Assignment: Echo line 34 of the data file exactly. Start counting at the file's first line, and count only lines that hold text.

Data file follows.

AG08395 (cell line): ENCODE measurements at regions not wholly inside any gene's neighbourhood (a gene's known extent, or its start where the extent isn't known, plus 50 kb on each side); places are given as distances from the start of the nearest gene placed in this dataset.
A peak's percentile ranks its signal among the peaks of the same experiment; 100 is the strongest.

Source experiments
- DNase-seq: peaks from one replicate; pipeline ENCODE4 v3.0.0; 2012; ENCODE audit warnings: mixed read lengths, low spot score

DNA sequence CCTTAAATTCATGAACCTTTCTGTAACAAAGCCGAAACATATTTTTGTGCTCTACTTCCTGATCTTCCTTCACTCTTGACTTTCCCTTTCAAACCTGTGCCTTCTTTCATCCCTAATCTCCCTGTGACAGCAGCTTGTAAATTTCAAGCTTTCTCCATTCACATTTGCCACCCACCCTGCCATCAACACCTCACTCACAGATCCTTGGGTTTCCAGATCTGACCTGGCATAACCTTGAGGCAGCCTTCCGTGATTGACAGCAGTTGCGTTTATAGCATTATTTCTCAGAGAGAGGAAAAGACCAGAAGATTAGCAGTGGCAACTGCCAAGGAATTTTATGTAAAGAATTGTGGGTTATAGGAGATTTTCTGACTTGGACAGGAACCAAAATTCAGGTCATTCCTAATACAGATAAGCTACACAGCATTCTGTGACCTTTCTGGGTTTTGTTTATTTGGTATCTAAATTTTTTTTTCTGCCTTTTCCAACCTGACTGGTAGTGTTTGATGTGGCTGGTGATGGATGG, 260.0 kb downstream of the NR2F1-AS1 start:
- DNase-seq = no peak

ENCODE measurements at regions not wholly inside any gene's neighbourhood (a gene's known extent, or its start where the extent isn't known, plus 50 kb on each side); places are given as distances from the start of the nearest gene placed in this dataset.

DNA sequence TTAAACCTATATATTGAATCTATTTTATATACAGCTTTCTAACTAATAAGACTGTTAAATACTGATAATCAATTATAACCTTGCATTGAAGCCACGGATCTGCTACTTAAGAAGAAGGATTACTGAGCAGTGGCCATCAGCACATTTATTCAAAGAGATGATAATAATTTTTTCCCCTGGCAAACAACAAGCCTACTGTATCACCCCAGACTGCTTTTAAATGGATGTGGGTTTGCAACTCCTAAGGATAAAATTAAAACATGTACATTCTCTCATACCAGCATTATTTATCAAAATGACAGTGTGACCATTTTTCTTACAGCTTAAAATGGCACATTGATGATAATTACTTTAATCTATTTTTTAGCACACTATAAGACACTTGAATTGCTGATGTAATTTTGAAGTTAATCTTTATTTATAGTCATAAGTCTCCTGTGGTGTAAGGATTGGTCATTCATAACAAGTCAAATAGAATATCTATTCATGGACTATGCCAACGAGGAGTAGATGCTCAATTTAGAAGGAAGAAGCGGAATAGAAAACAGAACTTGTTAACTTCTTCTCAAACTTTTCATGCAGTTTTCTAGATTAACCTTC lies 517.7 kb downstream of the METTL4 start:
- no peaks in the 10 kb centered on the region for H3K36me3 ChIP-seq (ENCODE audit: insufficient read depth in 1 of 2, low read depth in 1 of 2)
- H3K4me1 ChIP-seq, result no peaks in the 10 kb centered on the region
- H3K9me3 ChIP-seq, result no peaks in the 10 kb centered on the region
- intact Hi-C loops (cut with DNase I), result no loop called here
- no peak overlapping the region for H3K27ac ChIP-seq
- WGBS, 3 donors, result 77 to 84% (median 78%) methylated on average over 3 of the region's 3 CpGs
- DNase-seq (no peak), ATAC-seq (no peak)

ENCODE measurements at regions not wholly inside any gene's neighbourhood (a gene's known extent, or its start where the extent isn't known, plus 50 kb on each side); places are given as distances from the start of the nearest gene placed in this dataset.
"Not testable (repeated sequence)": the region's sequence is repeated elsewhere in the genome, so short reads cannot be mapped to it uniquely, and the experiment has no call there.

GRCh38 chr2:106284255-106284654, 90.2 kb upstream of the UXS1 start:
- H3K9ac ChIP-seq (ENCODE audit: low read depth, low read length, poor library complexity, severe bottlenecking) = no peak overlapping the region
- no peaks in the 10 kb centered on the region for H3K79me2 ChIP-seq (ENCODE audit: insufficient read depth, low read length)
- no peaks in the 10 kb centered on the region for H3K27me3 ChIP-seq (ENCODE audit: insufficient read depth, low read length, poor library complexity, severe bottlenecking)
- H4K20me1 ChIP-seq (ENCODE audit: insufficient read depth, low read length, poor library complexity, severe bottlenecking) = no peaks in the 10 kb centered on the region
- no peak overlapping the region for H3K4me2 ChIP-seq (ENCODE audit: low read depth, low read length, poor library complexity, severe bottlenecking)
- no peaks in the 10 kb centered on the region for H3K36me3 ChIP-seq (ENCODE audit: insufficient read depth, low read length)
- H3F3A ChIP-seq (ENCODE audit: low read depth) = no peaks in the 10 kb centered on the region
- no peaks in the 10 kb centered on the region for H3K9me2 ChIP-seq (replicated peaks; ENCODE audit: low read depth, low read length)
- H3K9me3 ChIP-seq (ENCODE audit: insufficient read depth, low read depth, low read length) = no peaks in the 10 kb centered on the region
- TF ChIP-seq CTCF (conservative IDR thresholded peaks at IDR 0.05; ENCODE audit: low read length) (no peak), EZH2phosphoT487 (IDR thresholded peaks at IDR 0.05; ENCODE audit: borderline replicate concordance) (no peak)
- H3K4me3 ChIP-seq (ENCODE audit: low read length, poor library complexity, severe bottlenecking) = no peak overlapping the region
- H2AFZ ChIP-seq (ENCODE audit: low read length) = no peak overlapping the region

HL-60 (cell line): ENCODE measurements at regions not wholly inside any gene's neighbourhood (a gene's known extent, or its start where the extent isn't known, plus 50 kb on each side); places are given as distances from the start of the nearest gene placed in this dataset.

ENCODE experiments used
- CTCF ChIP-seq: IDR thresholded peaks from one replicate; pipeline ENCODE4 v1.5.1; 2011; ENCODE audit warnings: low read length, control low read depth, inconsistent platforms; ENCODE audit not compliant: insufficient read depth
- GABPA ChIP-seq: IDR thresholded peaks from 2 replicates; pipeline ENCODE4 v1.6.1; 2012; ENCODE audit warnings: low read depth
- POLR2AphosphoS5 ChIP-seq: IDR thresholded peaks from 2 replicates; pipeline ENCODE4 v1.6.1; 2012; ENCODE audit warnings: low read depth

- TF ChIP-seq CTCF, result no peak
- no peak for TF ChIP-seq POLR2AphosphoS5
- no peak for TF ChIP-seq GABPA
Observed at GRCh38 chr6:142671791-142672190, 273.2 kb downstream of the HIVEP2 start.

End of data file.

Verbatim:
- GABPA ChIP-seq: IDR thresholded peaks from 2 replicates; pipeline ENCODE4 v1.6.1; 2012; ENCODE audit warnings: low read depth